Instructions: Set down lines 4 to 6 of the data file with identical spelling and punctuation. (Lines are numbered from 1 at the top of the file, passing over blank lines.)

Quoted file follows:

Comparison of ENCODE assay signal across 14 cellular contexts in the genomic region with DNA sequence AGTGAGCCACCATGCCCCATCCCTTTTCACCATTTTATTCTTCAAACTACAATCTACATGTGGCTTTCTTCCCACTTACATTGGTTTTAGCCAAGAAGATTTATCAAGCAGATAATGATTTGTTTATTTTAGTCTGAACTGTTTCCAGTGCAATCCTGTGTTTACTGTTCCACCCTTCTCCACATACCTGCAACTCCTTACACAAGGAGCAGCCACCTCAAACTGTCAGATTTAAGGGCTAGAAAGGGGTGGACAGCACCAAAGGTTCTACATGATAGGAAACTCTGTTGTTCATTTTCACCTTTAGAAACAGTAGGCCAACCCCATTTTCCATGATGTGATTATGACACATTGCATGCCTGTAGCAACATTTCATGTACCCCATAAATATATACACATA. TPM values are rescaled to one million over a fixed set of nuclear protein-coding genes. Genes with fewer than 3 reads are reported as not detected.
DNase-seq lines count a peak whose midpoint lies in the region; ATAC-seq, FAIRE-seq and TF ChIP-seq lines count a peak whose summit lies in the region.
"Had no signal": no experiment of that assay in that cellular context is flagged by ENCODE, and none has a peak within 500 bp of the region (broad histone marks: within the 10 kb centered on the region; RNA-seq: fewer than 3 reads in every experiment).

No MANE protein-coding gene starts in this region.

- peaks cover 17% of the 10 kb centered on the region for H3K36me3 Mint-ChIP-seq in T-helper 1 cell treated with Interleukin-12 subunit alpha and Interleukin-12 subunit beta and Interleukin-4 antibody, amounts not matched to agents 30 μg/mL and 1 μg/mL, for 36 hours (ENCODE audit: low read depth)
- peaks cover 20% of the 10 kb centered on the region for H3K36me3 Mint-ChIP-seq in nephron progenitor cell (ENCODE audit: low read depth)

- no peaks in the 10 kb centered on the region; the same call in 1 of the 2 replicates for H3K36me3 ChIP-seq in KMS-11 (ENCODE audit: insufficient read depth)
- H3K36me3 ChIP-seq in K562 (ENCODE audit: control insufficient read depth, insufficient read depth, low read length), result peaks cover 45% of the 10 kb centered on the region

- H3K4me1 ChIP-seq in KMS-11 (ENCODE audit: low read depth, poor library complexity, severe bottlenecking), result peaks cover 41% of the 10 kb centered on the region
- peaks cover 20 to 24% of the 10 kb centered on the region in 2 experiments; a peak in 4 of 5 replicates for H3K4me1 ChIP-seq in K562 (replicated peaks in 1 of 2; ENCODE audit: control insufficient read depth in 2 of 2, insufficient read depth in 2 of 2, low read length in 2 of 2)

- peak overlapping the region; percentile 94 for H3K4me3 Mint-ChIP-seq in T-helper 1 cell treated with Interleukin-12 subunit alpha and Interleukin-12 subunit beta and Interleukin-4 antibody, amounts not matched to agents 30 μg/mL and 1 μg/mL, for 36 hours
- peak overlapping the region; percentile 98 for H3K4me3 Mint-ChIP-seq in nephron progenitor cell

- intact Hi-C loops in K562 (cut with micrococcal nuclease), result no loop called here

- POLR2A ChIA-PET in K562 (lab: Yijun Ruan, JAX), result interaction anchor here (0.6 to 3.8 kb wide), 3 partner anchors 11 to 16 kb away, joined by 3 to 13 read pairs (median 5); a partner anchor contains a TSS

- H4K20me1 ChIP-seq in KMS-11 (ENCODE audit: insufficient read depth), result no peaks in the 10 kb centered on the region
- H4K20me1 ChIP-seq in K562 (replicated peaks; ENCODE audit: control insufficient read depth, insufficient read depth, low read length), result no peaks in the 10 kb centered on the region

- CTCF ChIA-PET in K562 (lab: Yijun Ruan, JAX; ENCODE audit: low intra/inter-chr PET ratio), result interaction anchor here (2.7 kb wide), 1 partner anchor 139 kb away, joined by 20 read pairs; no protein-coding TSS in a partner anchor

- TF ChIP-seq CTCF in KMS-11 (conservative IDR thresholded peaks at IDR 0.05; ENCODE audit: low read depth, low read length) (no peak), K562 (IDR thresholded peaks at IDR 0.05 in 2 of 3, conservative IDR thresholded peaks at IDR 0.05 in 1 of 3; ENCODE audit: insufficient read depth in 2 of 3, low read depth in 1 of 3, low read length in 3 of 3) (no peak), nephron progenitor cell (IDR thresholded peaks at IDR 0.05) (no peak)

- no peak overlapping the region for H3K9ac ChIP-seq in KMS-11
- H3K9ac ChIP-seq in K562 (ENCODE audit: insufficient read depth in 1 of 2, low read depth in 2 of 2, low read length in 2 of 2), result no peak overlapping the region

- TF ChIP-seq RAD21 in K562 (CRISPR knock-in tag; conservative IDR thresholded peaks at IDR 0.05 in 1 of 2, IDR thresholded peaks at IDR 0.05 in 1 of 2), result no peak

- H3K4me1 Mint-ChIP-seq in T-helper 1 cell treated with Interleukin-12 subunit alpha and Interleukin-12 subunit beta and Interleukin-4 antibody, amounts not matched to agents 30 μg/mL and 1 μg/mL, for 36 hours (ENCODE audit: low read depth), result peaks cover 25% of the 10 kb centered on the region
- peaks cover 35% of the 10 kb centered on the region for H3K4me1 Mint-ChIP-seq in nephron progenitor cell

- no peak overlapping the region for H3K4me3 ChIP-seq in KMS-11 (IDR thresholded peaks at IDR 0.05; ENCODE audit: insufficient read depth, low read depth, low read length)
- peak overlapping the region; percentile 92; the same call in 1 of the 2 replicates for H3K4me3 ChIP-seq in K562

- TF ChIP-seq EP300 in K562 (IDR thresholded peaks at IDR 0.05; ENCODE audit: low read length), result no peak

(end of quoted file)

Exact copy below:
No MANE protein-coding gene starts in this region.

- peaks cover 17% of the 10 kb centered on the region for H3K36me3 Mint-ChIP-seq in T-helper 1 cell treated with Interleukin-12 subunit alpha and Interleukin-12 subunit beta and Interleukin-4 antibody, amounts not matched to agents 30 μg/mL and 1 μg/mL, for 36 hours (ENCODE audit: low read depth)
- peaks cover 20% of the 10 kb centered on the region for H3K36me3 Mint-ChIP-seq in nephron progenitor cell (ENCODE audit: low read depth)